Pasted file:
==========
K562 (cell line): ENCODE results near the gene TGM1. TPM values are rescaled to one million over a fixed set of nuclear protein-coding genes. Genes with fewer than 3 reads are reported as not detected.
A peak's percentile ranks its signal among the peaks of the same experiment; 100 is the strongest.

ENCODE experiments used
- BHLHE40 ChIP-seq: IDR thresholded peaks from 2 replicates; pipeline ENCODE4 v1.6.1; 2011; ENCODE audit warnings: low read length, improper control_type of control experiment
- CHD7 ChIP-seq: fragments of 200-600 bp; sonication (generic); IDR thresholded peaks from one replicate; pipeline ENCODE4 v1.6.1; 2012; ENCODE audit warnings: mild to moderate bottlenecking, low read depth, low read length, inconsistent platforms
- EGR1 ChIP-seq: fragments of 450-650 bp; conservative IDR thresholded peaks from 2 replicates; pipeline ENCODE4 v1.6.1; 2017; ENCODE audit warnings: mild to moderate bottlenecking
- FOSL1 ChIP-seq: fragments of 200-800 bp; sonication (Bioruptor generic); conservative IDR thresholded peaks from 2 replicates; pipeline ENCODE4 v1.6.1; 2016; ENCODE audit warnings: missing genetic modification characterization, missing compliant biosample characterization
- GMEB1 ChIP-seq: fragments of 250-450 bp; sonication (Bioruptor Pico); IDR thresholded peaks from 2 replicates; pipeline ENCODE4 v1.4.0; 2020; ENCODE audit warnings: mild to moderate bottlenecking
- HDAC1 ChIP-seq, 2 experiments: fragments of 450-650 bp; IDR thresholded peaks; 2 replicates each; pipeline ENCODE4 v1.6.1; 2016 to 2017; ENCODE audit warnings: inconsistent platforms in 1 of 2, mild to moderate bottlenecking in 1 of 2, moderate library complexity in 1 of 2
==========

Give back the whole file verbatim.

K562 (cell line): ENCODE results near the gene TGM1. TPM values are rescaled to one million over a fixed set of nuclear protein-coding genes. Genes with fewer than 3 reads are reported as not detected.
A peak's percentile ranks its signal among the peaks of the same experiment; 100 is the strongest.

ENCODE experiments used
- BHLHE40 ChIP-seq: IDR thresholded peaks from 2 replicates; pipeline ENCODE4 v1.6.1; 2011; ENCODE audit warnings: low read length, improper control_type of control experiment
- CHD7 ChIP-seq: fragments of 200-600 bp; sonication (generic); IDR thresholded peaks from one replicate; pipeline ENCODE4 v1.6.1; 2012; ENCODE audit warnings: mild to moderate bottlenecking, low read depth, low read length, inconsistent platforms
- EGR1 ChIP-seq: fragments of 450-650 bp; conservative IDR thresholded peaks from 2 replicates; pipeline ENCODE4 v1.6.1; 2017; ENCODE audit warnings: mild to moderate bottlenecking
- FOSL1 ChIP-seq: fragments of 200-800 bp; sonication (Bioruptor generic); conservative IDR thresholded peaks from 2 replicates; pipeline ENCODE4 v1.6.1; 2016; ENCODE audit warnings: missing genetic modification characterization, missing compliant biosample characterization
- GMEB1 ChIP-seq: fragments of 250-450 bp; sonication (Bioruptor Pico); IDR thresholded peaks from 2 replicates; pipeline ENCODE4 v1.4.0; 2020; ENCODE audit warnings: mild to moderate bottlenecking
- HDAC1 ChIP-seq, 2 experiments: fragments of 450-650 bp; IDR thresholded peaks; 2 replicates each; pipeline ENCODE4 v1.6.1; 2016 to 2017; ENCODE audit warnings: inconsistent platforms in 1 of 2, mild to moderate bottlenecking in 1 of 2, moderate library complexity in 1 of 2